One of my technicians forwarded an excellent article to me on information about the euthanasia process you should know BEFORE the time comes. Based on that article and my personal experience I decided to write the current entry.
Euthanasia is a difficult time. While you can never fully prepare yourself for the process, especially if it must be done suddenly, you can ease the experience for you, your family and your pet. Knowledge is power.
Questions to Consider
To the extent possible, make the following decisions BEFORE the time comes.
Will the euthanasia be performed at the office, at your home or some other special place? We offer house-call euthanasia because we understand many people don’t want the pet’s last memory to be the veterinary hospital. It is important to realize the following about house calls: THEY MUST BE SCHEDULED IN ADVANCE. I am a solo practitioner. If I have a full schedule I cannot just leave the office and cancel appointments. I need to have the time scheduled in advance so I can accommodate other pet appointments accordingly. They do cost more. Simply put, it takes time to drive to your home, perform the euthanasia and drive back. We never rush any euthanasia. There are also insurance requirements and wear and tear on the vehicle, etc.
What will you do with your pet after the euthanasia is over? You have the following options: burial at home, communal cremation or private cremation.
If you choose home burial, you will need to make sure there are no legal restrictions and the hole is deep enough that wildlife and other neighborhood dogs do not dig up your pet’s remains. I know this is difficult to read but I would rather you read it here than wake up to find your beloved pet’s grave desecrated.
Cremation: We offer communal cremation (no ashes are returned) or private cremation (ashes are returned). Private cremation has a number of options with regard to urn, etc. It is best to explore the options BEFORE the day of the euthanasia and have the arrangements in place. You can call the office and talk to Carol to help guide you through the various options.
You need to decide if you are going to be present with your pet at the time the euthanasia is performed. Most clients stay, others do not. Having had three family members die recently, I can honestly tell you my biggest regret is I WAS NOT THERE. Your pet should leave this world hearing encouraging and loving words from you and the gentle touch of your hand.
If you have children, are they going to be present? Pet loss is often a child’s first experience with death. Tread carefully here. This experience could have profound impact on how a child handles the loss of a loved one going forward. Be VERY careful what you say to children. I find many well-meaning people say very inappropriate things at a time of a person or pet passing. I have heard things like: “We will get another (dog or cat).” “He or she is in a better place.” “He/she is just taking a very long nap.” While these may seem innocent, they are harmful. Getting another implies a pet is replaceable. While you can get another pet, you never truly replace the one you had. Each is different and special. When you tell a child, especially a young child, the pet is in a better place they are not going to understand. What better place is there for a pet to be than in the loving arms of its owner? A long nap- really? A young child may then assume anyone who dies may wake up again. Also, saying a pet is being “put to sleep” is dangerous. What if your child needs to have surgery? You or the doctor may explain to them they are getting medicine to put them to sleep. Now you have a child who is terrified. Be careful what you say.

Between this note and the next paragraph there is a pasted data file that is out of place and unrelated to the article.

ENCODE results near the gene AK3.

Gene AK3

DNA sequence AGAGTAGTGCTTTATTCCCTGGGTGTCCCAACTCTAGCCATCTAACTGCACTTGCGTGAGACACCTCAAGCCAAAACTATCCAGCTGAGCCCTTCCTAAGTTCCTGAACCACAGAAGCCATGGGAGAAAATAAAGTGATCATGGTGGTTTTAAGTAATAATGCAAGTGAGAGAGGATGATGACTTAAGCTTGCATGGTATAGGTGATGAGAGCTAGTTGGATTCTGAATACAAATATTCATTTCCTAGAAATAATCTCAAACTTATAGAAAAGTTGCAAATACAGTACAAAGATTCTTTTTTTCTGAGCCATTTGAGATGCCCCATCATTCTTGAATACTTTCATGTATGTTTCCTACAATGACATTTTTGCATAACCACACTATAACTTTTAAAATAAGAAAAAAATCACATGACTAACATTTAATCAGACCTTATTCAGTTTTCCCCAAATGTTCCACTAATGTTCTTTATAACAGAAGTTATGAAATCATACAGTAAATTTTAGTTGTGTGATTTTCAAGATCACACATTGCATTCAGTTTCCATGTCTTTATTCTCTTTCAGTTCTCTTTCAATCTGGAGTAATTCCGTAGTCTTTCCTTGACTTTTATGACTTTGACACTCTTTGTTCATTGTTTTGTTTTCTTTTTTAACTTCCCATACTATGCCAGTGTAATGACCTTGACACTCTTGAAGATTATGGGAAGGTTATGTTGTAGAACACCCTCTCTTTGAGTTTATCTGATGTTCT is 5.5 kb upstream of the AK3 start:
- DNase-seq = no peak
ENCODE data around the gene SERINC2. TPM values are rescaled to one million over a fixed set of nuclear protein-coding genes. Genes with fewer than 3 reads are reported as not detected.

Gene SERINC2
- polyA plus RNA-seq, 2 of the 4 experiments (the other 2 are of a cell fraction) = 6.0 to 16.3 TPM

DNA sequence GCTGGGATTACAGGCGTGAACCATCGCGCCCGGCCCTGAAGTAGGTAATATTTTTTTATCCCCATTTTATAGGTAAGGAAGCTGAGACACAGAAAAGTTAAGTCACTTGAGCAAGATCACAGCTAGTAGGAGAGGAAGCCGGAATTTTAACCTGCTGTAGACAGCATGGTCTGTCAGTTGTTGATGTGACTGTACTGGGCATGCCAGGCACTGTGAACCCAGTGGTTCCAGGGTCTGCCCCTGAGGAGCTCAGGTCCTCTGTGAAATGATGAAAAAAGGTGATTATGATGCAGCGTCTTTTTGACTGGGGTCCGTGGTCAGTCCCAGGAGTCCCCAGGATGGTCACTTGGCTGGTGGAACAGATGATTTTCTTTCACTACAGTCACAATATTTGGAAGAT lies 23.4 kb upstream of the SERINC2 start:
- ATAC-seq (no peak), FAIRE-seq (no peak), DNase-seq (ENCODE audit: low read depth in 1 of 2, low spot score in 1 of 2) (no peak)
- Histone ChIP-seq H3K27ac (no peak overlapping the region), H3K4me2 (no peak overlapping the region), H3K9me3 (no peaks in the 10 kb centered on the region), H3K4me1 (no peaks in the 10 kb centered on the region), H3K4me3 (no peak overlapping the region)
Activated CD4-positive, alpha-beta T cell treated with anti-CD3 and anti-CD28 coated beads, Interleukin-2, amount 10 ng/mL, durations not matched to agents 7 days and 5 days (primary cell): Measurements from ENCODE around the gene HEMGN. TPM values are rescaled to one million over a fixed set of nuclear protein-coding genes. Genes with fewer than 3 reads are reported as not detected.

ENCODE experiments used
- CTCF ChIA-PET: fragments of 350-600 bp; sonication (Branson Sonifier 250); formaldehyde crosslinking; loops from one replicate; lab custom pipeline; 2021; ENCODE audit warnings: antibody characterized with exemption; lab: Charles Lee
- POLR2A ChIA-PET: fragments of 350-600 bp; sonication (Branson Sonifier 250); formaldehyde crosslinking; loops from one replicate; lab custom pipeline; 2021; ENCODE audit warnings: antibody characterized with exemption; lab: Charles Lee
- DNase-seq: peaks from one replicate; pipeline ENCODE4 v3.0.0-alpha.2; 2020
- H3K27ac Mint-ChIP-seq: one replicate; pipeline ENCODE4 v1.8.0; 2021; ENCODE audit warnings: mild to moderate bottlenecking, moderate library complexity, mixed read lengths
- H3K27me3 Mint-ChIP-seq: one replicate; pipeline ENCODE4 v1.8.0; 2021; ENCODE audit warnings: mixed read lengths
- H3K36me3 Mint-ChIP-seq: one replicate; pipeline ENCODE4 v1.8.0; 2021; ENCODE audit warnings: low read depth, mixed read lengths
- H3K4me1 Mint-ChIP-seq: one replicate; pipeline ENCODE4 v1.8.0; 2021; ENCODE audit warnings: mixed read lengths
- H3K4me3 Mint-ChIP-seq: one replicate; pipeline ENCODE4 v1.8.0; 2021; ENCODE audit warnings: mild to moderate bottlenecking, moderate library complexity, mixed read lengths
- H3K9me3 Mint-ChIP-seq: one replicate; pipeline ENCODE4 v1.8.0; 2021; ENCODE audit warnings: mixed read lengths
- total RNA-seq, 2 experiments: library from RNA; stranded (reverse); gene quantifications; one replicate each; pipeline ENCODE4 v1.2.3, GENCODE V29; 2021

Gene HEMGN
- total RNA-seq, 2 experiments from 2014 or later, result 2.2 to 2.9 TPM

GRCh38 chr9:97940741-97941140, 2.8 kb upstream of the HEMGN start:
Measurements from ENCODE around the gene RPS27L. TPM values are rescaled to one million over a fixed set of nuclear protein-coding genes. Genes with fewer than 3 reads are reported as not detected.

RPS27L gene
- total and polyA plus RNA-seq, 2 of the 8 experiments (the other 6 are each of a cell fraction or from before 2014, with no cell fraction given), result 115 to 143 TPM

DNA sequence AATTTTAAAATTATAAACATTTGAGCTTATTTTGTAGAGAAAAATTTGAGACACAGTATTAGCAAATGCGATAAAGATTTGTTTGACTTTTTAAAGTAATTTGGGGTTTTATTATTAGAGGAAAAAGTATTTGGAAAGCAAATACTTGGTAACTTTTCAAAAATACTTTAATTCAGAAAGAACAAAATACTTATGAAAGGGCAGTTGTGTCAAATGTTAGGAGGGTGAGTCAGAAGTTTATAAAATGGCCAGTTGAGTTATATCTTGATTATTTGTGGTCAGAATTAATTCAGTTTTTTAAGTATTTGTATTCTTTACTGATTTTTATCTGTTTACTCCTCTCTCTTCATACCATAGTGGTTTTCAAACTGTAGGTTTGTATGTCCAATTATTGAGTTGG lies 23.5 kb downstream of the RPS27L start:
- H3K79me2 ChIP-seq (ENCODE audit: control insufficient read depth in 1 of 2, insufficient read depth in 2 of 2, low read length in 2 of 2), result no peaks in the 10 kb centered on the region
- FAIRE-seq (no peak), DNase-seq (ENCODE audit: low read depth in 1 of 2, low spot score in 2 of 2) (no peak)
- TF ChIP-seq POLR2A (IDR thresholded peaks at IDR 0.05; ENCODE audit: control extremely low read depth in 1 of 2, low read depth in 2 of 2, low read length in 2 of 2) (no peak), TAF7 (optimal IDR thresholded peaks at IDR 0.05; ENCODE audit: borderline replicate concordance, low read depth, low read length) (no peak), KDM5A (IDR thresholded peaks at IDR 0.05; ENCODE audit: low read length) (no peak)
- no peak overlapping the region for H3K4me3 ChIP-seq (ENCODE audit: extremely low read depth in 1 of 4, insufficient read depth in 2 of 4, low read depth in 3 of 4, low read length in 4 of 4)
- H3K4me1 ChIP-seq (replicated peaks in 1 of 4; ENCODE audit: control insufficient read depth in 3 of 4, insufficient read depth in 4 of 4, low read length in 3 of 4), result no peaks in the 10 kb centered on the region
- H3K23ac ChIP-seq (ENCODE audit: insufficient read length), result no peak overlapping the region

Some resources for children include:
On the Day of Euthanasia
Adults, PLEASE stop holding back your emotions and certainly don’t apologize for crying. We expect it and respect it. I have had veterans who have watched comrades die in battle tell me they could handle that but then break down weeping at the loss of a pet. IT IS OK. I find many men try to hold back public display of emotion. When I lose a pet, I cry like a baby. I am not ashamed to admit it. IT IS OK TO GRIEVE OPENLY. One of the most profound experiences I had during a euthanasia was an owner that looked like a very intimidating guy. He was very large, very strong, tattooed, part of a motorcycle gang. He was a VERY nice guy but he looked scary. When I euthanized his dog, he buried his face in his dog’s side and started wailing. He could be heard all over the 10,000 square-foot hospital I was working in at the time. I cried right along with him. If you have children it is very important for them to see you grieve. It helps them grieve.
Bring your pet’s favorite things: bed, toys, treats, brush, etc.
Bring pictures to help you remember and celebrate the life of your pet. This will help you talk about and celebrate your pet’s life. It will help you reflect on all the reasons you loved your pet and recall a lot of happy memories at a time when things seem so sad.
Ask about the actual process of euthanasia. We will gladly explain to you the process and what to expect with each step.
I hope you find these tips helpful. Euthanasia is a difficult decision. It is a time of great heartache. The last thing you will want to do is think about all the above details at such a difficult time.
If we can help ease the process for you in any way, please don’t hesitate to ask.